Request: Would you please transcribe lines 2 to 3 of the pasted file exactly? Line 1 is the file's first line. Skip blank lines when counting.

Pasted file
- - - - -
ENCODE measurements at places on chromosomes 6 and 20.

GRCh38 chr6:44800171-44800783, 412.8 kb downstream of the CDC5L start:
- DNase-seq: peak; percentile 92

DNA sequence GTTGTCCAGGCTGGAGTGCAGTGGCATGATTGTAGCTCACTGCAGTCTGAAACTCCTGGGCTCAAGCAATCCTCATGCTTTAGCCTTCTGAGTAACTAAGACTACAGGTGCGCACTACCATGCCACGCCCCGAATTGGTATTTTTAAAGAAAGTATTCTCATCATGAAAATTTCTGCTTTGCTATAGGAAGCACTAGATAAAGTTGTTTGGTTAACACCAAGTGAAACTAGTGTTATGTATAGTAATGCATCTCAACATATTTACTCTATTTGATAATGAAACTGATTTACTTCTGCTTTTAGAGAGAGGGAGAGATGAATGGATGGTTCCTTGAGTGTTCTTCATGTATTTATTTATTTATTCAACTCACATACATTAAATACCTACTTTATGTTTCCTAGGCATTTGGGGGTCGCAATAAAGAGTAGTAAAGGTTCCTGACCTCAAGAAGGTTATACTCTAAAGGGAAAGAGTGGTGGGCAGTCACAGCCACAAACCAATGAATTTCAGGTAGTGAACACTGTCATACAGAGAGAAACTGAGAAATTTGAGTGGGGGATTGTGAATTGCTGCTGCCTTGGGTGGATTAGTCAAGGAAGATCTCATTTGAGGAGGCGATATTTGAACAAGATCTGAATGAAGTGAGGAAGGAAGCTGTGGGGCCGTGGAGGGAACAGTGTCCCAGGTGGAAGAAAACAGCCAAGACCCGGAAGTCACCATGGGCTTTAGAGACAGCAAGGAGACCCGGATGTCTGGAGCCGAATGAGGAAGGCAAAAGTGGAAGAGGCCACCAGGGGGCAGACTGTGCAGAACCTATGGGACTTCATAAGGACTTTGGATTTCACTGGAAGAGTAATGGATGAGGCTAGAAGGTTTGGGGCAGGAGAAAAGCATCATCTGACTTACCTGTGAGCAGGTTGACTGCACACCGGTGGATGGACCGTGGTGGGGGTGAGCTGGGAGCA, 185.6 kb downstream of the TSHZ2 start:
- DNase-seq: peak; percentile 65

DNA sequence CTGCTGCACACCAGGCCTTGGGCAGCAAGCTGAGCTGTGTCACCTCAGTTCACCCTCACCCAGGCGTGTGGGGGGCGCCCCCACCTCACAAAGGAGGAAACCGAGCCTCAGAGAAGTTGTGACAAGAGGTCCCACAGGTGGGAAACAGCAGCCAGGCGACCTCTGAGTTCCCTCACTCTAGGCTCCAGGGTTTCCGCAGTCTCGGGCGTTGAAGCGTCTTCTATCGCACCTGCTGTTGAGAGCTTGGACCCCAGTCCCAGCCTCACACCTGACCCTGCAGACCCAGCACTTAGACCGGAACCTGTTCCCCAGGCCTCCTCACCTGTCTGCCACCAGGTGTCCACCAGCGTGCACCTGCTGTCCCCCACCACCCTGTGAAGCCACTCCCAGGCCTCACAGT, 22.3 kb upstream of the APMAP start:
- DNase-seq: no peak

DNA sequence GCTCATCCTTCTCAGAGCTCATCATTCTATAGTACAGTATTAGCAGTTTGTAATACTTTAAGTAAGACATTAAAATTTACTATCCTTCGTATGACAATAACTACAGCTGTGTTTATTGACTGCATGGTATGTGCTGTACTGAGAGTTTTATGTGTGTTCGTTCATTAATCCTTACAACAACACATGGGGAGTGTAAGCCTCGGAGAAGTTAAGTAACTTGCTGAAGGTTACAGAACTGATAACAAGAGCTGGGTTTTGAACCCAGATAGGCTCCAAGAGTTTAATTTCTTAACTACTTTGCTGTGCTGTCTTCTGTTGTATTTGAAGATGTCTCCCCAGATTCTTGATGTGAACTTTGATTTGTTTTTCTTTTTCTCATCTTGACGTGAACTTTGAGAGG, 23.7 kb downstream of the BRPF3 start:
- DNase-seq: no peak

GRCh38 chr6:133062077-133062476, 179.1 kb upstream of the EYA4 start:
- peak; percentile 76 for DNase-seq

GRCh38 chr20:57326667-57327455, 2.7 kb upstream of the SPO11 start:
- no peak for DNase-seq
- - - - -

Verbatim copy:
GRCh38 chr6:44800171-44800783, 412.8 kb downstream of the CDC5L start:
- DNase-seq: peak; percentile 92